Introduction: Turn Your Recycle Bin Into a Rabbit Trap

Are rabbits or other small animals feasting on your garden?  Try this effective and easy to make animal trap.  You probably have everything you need already, and you can make it in about an hour. 

Step 1: How It Works

This is basically the old fashioned bait-string-stick box trap, but with a couple of modifications to make it easier to trip.  The bait is tied to the middle of the string, not the end, this gives some mechanical advantage, a small force on the bait creates a larger force on the ends of the string.  And, the prop holding up the box is hinged in the middle, so there is no sliding friction to prevent the prop from releasing.  As a result it is almost impossible for the animal to touch the bait without springing the trap.

Step 2: Materials

What you need:
1 sturdy box.  My city-issued recycle bin was perfect for the job.
Plywood or chipboard (OSB) for the base.
Some scraps of wood for the box hinge (2x4), side rails (1x2), and prop (1x2)
Screws to assemble (for example #8x1" and #8x2" wood screws)
2 hinges, and screws for mounting (for example #8x1/2" wood screws)
1 screw hook
1 clamp-type paper clip
1 small keyring
And, a saw and a screwdriver.

Of course you can improvise with whatever materials you have on hand.

Step 3: The Base

You need a base for the trap.  What are you going to do if you catch something?  You can't pick up the box off the ground, the animal will escape.  You have to pick up the base and all.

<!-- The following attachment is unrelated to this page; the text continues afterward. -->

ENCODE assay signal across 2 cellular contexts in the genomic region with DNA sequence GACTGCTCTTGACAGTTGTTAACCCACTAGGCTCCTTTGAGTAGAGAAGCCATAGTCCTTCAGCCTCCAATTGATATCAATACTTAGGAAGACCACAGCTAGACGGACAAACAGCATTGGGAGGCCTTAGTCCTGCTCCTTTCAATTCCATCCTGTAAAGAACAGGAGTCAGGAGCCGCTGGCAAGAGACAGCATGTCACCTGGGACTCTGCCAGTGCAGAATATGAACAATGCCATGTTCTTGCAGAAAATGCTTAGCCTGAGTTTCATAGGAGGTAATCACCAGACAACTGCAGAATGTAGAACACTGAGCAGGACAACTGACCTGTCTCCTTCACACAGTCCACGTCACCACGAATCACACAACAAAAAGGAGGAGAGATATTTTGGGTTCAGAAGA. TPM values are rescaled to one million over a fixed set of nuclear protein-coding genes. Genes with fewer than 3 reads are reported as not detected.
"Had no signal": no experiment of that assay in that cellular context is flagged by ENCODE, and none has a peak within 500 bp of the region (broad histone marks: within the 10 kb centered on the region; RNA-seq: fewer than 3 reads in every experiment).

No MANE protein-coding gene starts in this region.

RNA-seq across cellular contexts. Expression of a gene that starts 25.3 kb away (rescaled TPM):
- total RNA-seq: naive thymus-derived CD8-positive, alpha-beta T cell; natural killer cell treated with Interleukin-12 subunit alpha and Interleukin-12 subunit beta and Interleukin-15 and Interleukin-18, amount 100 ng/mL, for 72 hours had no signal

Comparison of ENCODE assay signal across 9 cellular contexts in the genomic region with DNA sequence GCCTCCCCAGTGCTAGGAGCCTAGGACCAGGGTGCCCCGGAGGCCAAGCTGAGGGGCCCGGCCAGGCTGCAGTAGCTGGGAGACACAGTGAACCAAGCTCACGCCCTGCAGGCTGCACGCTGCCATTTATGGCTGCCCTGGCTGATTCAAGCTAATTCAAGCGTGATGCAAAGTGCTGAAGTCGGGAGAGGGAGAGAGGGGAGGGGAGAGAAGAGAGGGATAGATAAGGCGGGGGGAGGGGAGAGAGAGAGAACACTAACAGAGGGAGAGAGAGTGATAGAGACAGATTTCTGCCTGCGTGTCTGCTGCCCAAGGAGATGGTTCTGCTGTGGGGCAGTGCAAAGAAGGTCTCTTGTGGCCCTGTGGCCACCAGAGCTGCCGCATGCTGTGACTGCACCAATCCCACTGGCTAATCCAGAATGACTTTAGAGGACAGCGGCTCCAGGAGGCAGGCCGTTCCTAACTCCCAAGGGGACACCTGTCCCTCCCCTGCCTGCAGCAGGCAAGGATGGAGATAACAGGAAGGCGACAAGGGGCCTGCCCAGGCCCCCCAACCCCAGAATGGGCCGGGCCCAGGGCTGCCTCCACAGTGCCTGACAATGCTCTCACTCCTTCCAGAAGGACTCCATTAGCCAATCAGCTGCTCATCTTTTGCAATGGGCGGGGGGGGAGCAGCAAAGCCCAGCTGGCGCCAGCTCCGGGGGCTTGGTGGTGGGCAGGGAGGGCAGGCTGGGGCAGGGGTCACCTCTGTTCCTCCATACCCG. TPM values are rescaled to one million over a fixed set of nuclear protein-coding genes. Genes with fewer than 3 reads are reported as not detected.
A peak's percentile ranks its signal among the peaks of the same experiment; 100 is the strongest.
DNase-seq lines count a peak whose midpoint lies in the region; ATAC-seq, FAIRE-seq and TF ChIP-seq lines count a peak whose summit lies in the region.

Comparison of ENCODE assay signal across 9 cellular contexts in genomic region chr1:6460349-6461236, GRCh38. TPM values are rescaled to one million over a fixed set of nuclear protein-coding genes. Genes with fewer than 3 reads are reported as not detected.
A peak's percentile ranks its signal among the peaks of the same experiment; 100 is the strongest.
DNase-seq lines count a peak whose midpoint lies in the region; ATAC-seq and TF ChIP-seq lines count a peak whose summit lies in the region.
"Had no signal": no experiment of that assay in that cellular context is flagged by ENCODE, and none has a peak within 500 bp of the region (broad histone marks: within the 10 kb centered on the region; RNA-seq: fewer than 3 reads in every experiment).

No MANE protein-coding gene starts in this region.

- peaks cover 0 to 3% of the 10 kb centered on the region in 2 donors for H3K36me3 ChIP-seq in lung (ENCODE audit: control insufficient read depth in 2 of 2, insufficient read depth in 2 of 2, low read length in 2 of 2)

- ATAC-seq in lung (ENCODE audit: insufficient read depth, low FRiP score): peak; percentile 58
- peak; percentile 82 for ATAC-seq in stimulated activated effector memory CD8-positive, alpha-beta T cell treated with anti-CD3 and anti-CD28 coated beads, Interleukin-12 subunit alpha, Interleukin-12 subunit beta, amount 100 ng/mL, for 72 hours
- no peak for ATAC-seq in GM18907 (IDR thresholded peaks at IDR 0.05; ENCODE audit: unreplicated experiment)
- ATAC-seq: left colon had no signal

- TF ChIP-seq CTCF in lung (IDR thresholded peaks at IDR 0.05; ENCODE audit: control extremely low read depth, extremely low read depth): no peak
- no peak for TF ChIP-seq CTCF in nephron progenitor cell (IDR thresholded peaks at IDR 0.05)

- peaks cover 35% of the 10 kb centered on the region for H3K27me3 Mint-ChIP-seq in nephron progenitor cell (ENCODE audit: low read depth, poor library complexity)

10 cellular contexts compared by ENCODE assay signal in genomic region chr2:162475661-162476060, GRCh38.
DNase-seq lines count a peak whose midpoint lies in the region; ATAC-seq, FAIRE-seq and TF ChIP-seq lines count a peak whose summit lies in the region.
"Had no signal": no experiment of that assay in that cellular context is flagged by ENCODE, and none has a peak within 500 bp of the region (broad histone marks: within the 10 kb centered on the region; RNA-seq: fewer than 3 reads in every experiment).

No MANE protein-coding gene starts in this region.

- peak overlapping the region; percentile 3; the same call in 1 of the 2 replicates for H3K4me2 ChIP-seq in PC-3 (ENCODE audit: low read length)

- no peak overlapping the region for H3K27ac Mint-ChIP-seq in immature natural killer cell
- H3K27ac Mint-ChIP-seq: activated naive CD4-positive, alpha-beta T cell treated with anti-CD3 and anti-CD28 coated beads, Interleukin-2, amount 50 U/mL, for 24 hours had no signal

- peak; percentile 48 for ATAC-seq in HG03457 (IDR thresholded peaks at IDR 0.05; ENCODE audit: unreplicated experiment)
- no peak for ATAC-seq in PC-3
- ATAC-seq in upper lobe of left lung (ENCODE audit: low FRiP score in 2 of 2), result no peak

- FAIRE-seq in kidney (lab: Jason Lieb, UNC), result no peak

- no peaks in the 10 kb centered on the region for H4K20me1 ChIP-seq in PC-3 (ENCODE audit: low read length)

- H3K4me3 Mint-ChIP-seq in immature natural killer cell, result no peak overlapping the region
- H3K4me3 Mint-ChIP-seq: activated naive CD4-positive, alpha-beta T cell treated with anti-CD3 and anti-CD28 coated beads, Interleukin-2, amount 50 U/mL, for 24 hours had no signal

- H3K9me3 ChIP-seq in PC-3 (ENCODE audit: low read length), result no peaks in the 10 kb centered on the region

I made my base from 2 pieces of chipboard that were lying around in my basement.  I had to screw them together with additional pieces of chipboard, but that worked out well because the extra chipboard pieces also functioned as side rails to hold the box in place when the box is down.  If you have a single piece of plywood or chipboard, you may need to screw on side rails, spaced far enough apart that the box will fit loosely between them.  Pieces of 1x2 would work nicely.

For the box 'hinge', cut two pieces of 2x4, one short enough to fit inside the box, the other about as long as the width of the box.  Screw them to the base as shown, and make sure that the box fits loosely between them and is able to tilt upward at least 30 degrees.  If you don't have a recycle bin, you can make a box from plywood, then you would just use regular hinges to attach the box to the base.  I didn't use regular hinges for my trap because, really, the recycle bin belongs to the city, and I didn't want to damage it. in any way.

For the prop, cut two small pieces of wood (1x2 would work well), one about 4 inches long, one about 2 inches long.  Attach them together with a hinge as shown.  Use the second hinge to attach the prop to the base.  The hinge I used for this is a cabinet hinge which wraps around and screws to the back of the cabinet door, if you are using a regular hinge it will be screwed to the other side of the prop.  Make sure that the prop is positioned so that when it is supporting the box, it is vertical, and when the prop is down (as in the first picture) it is not in the way of the box.

Step 4: The Prop Hardware